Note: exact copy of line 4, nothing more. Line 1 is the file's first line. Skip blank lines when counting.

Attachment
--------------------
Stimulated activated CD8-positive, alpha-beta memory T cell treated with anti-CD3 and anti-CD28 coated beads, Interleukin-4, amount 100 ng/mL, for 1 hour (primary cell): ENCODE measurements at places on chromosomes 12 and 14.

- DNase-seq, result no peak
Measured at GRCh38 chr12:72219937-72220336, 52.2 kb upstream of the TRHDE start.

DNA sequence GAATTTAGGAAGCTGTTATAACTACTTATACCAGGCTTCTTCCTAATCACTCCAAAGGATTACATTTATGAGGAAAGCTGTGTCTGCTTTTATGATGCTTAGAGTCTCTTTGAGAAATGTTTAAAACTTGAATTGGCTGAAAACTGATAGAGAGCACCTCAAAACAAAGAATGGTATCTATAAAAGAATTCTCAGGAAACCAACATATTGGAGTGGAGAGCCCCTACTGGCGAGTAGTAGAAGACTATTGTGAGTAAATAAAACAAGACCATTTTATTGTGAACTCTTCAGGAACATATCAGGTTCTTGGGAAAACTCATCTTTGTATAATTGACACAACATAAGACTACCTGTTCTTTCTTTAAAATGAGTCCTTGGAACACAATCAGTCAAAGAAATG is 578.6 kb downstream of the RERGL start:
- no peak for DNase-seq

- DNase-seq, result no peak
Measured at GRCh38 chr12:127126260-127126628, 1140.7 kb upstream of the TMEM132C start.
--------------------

DNA sequence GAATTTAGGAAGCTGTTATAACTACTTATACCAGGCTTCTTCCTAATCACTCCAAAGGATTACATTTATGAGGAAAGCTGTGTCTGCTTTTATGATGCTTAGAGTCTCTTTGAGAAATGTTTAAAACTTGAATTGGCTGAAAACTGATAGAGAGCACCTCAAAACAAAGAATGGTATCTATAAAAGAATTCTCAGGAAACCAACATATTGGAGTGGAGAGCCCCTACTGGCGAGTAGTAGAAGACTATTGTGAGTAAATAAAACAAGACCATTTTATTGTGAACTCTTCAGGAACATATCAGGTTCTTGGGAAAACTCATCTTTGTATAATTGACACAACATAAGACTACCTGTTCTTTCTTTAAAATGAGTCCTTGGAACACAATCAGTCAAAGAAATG is 578.6 kb downstream of the RERGL start: